It’s just a regular day for Guy (Ryan Reynolds) in Free City. He picks up his usual order at the coffee house. Says hello to his friends and neighbours. And cheerfully suffers the familiar round of violence and humiliation perpetrated by the 'Sunglasses People' on his way to work at a bank that gets robbed every day. Nothing ever changes. No matter how badly Guy secretly wants it to. Until the day Guy finally runs across the woman of his dreams: the sexy badass sunglasses-sporting Molotovgirl (Jodie Comer). Their chance encounter lands Guy with his own pair of special sunglasses that suddenly awaken him to the true nature of his existence. He and his fellow Free City inhabitants are mere non-player characters in a popular online role-playing game. Except now Guy discovers the means to become the hero of his own life even as his actions wreak consequences in the real world. Not only for Molotovgirl's downtrodden real world alter-ego Milly (Jodie Comer again) but also the callous and crooked game designers out to stop this rogue program from derailing their multimillion dollar
Despite having its theatrical release delayed by the global pandemic Free Guy unexpectedly proved the tonic the world needed in 2021. A feel-good fable for the age of online gaming. On the surface its story is superficially similar to those already woven through Ready Player One (2018) and Wreck-It-Ralph (2013). Yet this rip-roaring sci-fi action-comedy envelops not one but dual love stories, both of which prove disarmingly sweet. Along with existential themes that are surprisingly profound. The premise, devised by co-screenwriters Matt Lieberman and Zak Penn (who also worked on Ready Player One) plays almost like the optimistic flipside of John Carpenter's cult favourite They Live (1988). In this instance the protagonist dons special sunglasses that allow them to discover a world of possibilities beyond their constricted world view. Along with satirizing the casual cruelty inherent in many RPGs via dizzying set-pieces that parody the excesses of Grand Theft Auto by way of a Michael Bay action movie, Free Guy hinges on a narrative arc (hero rebels against predetermined destiny to forge their own path, finding purpose and true love along the way) that resonates on a universal level. Between wry sight gags and one-liners the plot posits it is a fear of being hurt that keeps people from realizing their full potential; whether that be in life or love. If one dares venture outside their comfort zone who knows what they might find?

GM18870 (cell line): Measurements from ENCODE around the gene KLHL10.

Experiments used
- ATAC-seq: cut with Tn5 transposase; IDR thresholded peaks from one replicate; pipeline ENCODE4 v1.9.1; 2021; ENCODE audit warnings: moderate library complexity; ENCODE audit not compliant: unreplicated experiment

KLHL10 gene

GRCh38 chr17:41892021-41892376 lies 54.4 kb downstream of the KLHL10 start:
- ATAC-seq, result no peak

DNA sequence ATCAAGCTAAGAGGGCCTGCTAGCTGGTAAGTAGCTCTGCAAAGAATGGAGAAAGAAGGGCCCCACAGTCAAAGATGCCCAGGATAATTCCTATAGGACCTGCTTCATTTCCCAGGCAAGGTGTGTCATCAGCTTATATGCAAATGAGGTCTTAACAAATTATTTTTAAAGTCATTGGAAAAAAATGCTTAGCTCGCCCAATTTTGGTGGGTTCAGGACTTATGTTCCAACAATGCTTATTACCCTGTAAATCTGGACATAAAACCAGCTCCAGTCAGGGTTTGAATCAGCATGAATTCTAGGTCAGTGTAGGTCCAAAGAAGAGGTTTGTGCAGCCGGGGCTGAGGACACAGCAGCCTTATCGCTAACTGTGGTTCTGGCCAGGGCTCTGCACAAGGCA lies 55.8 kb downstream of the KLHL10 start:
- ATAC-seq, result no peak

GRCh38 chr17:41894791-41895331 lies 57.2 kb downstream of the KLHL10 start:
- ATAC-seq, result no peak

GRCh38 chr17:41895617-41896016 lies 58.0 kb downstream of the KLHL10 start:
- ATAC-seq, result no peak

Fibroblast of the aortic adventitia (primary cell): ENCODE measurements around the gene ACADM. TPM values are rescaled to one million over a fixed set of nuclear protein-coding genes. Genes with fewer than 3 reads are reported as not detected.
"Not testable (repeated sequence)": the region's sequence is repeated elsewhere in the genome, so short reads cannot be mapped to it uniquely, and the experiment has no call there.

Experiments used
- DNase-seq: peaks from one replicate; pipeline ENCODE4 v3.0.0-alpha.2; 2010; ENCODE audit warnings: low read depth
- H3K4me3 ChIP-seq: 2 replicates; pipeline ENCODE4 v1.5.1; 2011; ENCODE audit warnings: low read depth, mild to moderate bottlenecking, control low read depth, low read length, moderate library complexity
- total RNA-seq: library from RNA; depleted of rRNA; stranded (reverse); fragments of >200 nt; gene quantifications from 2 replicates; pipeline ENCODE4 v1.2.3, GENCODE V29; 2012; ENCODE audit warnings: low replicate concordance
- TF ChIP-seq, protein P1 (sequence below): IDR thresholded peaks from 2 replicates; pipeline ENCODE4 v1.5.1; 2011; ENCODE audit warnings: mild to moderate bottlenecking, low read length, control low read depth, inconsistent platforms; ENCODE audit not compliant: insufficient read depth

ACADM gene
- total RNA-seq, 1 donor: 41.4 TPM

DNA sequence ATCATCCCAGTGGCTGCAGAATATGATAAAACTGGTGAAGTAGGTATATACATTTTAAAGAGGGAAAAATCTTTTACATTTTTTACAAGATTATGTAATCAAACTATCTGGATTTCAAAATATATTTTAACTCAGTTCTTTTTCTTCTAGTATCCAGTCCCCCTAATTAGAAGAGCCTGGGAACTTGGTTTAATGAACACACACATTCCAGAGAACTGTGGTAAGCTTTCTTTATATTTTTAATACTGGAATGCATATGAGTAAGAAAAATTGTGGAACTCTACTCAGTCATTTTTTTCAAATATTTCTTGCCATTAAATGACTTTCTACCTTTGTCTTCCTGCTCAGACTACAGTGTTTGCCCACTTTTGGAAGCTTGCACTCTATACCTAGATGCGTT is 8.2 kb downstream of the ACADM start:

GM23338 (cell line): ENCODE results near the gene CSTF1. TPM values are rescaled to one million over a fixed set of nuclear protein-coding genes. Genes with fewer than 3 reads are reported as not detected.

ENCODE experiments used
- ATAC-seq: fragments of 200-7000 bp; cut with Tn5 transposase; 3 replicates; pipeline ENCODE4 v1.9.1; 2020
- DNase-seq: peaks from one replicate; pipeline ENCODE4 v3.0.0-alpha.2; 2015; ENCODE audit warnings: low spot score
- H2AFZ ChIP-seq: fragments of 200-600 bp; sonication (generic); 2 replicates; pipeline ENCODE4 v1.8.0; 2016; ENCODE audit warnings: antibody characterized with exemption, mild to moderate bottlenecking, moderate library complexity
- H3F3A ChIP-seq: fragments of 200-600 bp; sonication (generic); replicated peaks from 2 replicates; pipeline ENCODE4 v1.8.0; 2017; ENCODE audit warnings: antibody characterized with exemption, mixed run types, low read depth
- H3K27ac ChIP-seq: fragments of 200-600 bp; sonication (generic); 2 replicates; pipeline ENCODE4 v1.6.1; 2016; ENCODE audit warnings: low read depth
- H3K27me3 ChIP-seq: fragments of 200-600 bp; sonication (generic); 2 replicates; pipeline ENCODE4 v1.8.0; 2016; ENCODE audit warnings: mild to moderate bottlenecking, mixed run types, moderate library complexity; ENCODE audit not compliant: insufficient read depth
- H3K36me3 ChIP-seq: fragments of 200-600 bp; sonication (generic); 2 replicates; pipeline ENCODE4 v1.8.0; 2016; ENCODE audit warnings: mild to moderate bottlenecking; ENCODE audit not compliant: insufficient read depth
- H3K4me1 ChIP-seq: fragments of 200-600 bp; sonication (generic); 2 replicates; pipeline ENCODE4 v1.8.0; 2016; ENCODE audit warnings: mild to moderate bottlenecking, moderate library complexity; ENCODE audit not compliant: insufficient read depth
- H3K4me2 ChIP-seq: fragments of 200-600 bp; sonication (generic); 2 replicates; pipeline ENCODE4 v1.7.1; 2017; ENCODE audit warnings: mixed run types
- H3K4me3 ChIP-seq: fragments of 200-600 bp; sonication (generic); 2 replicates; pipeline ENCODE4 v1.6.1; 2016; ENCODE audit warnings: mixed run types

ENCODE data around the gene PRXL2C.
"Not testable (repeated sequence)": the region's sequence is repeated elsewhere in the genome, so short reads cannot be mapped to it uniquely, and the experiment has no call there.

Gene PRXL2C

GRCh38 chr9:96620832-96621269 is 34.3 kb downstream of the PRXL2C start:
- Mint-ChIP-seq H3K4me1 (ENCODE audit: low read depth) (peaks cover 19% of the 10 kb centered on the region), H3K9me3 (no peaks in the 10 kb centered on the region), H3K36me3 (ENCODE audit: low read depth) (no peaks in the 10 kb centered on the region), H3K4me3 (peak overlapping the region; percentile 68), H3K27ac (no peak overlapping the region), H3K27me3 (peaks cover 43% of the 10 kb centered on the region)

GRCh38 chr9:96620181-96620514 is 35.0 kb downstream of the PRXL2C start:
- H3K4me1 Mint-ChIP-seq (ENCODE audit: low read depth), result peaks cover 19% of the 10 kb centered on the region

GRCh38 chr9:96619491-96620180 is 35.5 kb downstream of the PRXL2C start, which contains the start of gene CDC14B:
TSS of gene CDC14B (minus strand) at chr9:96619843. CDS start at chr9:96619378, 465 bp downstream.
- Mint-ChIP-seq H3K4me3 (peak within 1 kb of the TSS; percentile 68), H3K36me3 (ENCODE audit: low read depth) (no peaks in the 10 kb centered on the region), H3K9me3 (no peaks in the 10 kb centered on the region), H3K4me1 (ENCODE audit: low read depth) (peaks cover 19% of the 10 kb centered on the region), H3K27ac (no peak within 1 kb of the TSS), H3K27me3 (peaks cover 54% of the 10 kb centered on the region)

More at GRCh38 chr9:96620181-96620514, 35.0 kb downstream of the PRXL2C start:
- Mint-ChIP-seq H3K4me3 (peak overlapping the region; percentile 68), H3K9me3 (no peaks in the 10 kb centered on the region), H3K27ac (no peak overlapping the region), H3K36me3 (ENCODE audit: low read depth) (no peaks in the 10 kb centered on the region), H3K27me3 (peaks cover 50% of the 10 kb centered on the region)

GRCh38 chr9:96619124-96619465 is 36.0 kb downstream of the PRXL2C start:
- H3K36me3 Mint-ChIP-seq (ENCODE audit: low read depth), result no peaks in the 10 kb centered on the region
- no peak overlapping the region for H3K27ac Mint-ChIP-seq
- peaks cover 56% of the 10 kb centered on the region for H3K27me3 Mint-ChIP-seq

Whilst an amiable affair bristling with energy and fun action scenes well handled by increasingly dependable genre hand Shawn Levy, the film's visual imagination arguably never quite captures the potential inherent in the script. An over-reliance on novelty pop tunes is another irksome trait although Free Guy is far from the only modern blockbuster to suffer that flaw. That said Jodie Comer's commendable cover version of Mariah Carey's 'Fantasy' is the exception and actually somewhat crucial to the plot.
Free Guy's guiding light, producer-star Ryan Reynolds is on fine form. While Reynolds relentless fourth-wall breaking postmodern action-comedy persona can prove grating in weaker vehicles here his snarky quips are tempered by a James Stewart like sweetness and vulnerability that is especially winning. It helps that Levy surrounds Reynolds with an outstanding ensemble cast. Amidst a galaxy of guest star cameos, including several superstars from the online gaming community, Comer once again demonstrates her remarkable versatility with dual performances and accents. Elsewhere Stranger Things heartthrob Joe Keery proves he definitely has the comedy chops and leading man charisma to launch a promising big screen career while Taika Waititi gives it the full-tilt boogie as the most despicable big tech asshole this side of the daily news.